A few years ago, Robert Wright of Bloggingheads remarked during a discussion on Iran how difficult it was politically to articulate the position that, while the Iranian regime was doing any number of evil things, those things, in context, weren't quite as evil as many American commentators were making them sound in their efforts to whip up support for some unspecified hardline response.
I remember thinking something similar last year during the controversy over Lena Dunham's admitting in one of her published personal essays that she had, at age nine, over-handled her six-year-old sister. This admission inspired a couple of conservative blogs to post articles with titles along the lines of "LENA DUNHAM: CHILD MOLESTER!!!" I was never entirely sure whether these headlines were offered in good faith or in the spirit of this is the way the Left treats the Right, so turnabout is fair play; it probably varied writer to writer. My own position at the time was, yes, Lena Dunham may be an insufferable Leftist midwit, and she shouldn't have done what she did, and her parents, to the extent that they knew, should have sternly disciplined her, but on the other hand, haven't nine-year-olds been "playing doctor" for a long time without hyperbolic accusations of "abuse"?
Well, behold the specter of asymmetrical media power! From the Democrat-Gazette:
Springdale police began looking into the case in December 2006 when officers were notified about a letter containing allegations of improper touching in the Duggar home. The report says the letter, written 31/2 years earlier, had been found in a book lent by a family friend of the Duggars to someone else.
According the the report, an investigator identified as "W. Taylor" called Michelle Duggar the day the tip was received and was told the family was in Chicago to appear on Oprah Winfrey's television show and wouldn't be back in Arkansas until the following Monday.
The report says staff members for Harpo Studios, producer of Winfrey's show, received an email that warned of the allegations. Studio staff members faxed a copy of the email to the Arkansas State Police on the same day as the anonymous tip was received, according to the report.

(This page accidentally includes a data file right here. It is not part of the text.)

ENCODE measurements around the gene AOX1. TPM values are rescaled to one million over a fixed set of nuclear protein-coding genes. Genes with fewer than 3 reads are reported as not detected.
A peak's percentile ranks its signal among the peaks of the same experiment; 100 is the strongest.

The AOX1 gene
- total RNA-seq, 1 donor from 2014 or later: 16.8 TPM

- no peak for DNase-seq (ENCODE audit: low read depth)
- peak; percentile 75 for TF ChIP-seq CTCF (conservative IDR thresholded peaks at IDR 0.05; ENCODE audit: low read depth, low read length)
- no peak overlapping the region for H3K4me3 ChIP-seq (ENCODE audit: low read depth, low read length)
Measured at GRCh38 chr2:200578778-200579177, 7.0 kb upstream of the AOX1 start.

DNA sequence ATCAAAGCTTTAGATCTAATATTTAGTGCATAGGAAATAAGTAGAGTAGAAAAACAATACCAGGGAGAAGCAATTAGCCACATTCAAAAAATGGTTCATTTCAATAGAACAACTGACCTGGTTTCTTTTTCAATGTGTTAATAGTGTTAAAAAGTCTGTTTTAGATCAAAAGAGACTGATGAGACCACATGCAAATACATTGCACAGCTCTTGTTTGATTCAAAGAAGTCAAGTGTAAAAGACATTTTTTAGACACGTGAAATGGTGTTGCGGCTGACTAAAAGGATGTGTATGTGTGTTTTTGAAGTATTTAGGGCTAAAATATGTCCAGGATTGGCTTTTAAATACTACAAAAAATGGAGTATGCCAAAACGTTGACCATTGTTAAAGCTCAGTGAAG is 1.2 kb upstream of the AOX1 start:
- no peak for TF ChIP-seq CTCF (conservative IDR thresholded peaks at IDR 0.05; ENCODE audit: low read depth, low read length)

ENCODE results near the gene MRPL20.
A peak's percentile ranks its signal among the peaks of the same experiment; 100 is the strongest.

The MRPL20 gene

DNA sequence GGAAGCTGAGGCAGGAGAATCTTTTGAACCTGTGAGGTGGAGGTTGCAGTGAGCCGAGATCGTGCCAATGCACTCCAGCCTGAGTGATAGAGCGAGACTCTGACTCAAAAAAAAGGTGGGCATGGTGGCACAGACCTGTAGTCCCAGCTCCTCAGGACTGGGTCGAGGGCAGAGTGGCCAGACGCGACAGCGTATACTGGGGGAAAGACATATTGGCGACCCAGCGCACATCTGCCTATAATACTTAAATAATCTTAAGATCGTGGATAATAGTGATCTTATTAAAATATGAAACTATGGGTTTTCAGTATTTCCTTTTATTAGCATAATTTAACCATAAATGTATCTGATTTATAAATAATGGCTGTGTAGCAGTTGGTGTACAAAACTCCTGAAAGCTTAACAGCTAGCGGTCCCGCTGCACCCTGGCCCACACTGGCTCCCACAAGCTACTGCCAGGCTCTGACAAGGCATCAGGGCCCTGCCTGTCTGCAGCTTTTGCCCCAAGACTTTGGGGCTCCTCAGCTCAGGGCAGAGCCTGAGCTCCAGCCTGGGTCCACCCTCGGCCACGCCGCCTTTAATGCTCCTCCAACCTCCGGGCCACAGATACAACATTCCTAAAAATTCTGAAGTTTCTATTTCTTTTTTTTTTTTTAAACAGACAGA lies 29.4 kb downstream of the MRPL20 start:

The email said, in part, "I think you should know the truth before they make a complete fool of you and your show. They have been on TV before and come across as a perfect family, which couldn't be further from the truth," according to a summary in the police report.
Taylor and Springdale detective Darrell Hignite began interviews in the case Dec. 12.
Jim Bob and Michelle Duggar told police they learned of a person improperly touching people at their home in 2002 and 2003, according to that Springdale Police Department report. Victims also told police they had been improperly touched, sometimes while they slept. The instances happened over a period of several months.
The person accused admitted to the actions, was disciplined and eventually sent to Little Rock for counseling for three months in March 2003. The decision to send the person to counseling was made after Jim Bob Duggar consulted with leaders of his church.
After returning from counseling, the person was taken by Jim Bob Duggar to an Arkansas State Police corporal. That officer gave the perpetrator "a very stern talk" but didn't report the matter to child-abuse investigators, the report quotes Jim Bob Duggar as saying.
On Dec. 20 of that year, investigators concluded the statute of limitations had expired, precluding any possible sexual-assault charges. The case was sent to the Washington County prosecutor for review. Circuit Judge John Threet, a deputy prosecutor at the time, said he didn't recall the case but wouldn't be allowed under the law to comment on the matter even if he did.
Investigators also filed a "family in need of services" affidavit with Washington County Juvenile Court, the report says.
The sealed Washington County Circuit Court file for "Josh Duggar vs. the Arkansas Department of Human Services," CV 07-921, was found in 2007 by a Northwest Arkansas Times reporter, who now works for the Northwest Arkansas Democrat-Gazette. A trial in that case took place Aug. 6, 2007, according to notes attached to the file. Sealed cases aren't supposed to be left in public view, but the Duggar case file had been left in a stack of routine court filings at the circuit clerk's office. The reporter saw no other information on the case at the time.
Amy Webb, spokesman for the state Department of Human Services, said she couldn't comment on any case involving a minor and couldn't confirm or deny there had been a case, she said Wednesday.
Both Josh and Jim Bob Duggar were asked about the case in 2007, and both declined to comment.